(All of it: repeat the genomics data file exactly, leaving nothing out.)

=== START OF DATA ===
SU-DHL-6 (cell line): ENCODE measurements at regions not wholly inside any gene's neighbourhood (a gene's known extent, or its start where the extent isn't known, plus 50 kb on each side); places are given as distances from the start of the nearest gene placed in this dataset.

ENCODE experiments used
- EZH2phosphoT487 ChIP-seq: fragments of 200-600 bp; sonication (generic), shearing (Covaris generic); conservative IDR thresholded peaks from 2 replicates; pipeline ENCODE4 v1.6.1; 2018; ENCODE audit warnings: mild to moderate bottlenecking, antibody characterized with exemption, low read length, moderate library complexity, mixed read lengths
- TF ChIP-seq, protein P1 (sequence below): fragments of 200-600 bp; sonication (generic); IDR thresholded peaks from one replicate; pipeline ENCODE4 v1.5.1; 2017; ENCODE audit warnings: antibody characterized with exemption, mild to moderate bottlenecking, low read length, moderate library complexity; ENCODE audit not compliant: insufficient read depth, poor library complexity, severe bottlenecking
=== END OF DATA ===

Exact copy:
SU-DHL-6 (cell line): ENCODE measurements at regions not wholly inside any gene's neighbourhood (a gene's known extent, or its start where the extent isn't known, plus 50 kb on each side); places are given as distances from the start of the nearest gene placed in this dataset.

ENCODE experiments used
- EZH2phosphoT487 ChIP-seq: fragments of 200-600 bp; sonication (generic), shearing (Covaris generic); conservative IDR thresholded peaks from 2 replicates; pipeline ENCODE4 v1.6.1; 2018; ENCODE audit warnings: mild to moderate bottlenecking, antibody characterized with exemption, low read length, moderate library complexity, mixed read lengths
- TF ChIP-seq, protein P1 (sequence below): fragments of 200-600 bp; sonication (generic); IDR thresholded peaks from one replicate; pipeline ENCODE4 v1.5.1; 2017; ENCODE audit warnings: antibody characterized with exemption, mild to moderate bottlenecking, low read length, moderate library complexity; ENCODE audit not compliant: insufficient read depth, poor library complexity, severe bottlenecking